If you stood here 5.4 million years ago facing south, you would have seen the mighty Atlantic on your right (west) but an empty basin to your right. The Med was nowhere to be seen. You would have seen a vast basin, glittering with salt crystals and dappled with lakes of hypersaline water. The basin was 2.7 kilometers below sea level at its lowest point. That's quite peculiar, knowing that today, the lowest land is the Death Sea basin, a mere 430 metres below sea level. Tectonic movements closed the Strait of Gibraltar. You would have seen the height of the Messinian Salinity Crisis. The cut off Mediterranean Sea was evaporating in this hot and dry climate in about 1000 years. The remains of this can still be seen today at the bottom of many parts in the Mediterranean Sea. There you can still find a thick crust of salt and gypsum.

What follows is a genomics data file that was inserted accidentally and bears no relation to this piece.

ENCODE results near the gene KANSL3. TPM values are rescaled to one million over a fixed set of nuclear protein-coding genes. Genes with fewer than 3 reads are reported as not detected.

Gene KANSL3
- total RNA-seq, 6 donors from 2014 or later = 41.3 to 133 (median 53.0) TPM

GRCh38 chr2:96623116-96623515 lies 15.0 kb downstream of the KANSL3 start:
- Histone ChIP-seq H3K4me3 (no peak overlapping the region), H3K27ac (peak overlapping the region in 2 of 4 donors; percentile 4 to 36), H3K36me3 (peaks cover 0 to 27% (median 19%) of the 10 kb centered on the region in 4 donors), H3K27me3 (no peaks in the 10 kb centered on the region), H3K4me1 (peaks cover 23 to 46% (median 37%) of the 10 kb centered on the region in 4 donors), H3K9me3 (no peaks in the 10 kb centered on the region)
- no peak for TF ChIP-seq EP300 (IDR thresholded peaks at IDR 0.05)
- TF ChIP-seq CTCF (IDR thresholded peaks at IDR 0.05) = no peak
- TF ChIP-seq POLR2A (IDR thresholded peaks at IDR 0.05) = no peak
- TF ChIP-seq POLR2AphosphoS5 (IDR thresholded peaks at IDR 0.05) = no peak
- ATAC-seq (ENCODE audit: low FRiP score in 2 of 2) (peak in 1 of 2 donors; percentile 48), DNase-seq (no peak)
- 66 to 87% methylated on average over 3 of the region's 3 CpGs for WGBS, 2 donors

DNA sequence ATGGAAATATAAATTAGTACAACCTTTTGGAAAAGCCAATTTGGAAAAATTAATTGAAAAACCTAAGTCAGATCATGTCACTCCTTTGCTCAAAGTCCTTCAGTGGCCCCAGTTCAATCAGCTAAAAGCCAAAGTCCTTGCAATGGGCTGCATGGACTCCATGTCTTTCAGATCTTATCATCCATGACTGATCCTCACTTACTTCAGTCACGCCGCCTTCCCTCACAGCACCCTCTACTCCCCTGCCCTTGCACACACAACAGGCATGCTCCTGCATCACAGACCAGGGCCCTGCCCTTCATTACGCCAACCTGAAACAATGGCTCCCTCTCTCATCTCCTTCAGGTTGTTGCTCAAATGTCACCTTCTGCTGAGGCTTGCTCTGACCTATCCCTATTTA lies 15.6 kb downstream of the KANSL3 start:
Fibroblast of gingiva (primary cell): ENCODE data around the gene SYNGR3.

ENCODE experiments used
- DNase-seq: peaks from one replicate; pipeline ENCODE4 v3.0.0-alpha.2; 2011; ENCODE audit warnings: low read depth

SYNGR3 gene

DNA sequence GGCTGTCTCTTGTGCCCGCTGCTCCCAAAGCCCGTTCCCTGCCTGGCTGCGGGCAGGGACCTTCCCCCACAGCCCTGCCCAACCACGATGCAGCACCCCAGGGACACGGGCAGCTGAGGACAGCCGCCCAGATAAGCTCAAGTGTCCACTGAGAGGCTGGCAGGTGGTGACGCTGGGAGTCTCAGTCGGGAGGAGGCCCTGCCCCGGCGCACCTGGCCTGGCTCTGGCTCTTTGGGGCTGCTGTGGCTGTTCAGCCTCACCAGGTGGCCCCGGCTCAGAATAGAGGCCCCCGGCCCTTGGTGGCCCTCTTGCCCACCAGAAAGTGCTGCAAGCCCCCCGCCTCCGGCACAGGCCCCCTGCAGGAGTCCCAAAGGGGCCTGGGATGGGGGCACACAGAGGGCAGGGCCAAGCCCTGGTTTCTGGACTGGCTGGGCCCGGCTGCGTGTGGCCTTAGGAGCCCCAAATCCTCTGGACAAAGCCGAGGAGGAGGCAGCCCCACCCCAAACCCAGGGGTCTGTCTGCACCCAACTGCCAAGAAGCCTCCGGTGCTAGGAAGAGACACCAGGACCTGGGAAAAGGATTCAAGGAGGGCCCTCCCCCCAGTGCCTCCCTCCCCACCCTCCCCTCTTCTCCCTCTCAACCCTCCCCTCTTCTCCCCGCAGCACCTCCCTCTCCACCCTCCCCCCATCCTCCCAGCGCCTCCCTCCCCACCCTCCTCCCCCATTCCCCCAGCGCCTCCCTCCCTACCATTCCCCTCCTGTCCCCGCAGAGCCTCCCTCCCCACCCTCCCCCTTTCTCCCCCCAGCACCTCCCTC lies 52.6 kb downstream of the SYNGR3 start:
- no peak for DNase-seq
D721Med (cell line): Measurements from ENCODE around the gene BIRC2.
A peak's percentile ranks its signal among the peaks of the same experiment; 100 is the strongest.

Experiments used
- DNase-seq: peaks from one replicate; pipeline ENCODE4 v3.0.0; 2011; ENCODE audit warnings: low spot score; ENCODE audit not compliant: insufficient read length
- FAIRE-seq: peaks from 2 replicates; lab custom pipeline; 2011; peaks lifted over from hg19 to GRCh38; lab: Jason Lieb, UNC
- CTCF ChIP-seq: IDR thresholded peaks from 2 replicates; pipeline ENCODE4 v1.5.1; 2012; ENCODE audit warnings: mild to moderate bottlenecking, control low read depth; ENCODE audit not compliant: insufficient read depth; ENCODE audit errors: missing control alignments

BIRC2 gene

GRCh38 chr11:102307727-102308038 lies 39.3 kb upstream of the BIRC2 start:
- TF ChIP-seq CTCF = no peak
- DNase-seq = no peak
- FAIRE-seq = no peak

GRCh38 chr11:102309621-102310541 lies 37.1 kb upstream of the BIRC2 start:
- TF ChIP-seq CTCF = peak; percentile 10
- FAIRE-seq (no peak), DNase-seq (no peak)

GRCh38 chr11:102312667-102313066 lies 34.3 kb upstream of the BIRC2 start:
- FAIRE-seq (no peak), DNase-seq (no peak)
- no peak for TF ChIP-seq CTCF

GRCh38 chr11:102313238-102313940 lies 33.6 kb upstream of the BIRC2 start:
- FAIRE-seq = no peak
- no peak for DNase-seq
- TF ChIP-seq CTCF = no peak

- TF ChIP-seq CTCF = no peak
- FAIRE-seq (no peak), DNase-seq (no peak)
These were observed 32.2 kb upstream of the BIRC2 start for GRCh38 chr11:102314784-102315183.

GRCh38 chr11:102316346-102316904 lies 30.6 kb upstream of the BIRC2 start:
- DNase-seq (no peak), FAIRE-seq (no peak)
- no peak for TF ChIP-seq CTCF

Source: Daniel Cossins, 2015, The Time Traveller's Guide to Earth, NewScientist, 18 july 2015, p. 35